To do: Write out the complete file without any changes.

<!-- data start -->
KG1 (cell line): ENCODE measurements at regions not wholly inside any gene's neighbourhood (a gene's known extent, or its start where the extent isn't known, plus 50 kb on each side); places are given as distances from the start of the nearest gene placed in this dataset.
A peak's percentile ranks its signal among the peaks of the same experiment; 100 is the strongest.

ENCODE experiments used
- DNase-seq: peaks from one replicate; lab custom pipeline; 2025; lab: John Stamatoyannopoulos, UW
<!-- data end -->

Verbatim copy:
KG1 (cell line): ENCODE measurements at regions not wholly inside any gene's neighbourhood (a gene's known extent, or its start where the extent isn't known, plus 50 kb on each side); places are given as distances from the start of the nearest gene placed in this dataset.
A peak's percentile ranks its signal among the peaks of the same experiment; 100 is the strongest.

ENCODE experiments used
- DNase-seq: peaks from one replicate; lab custom pipeline; 2025; lab: John Stamatoyannopoulos, UW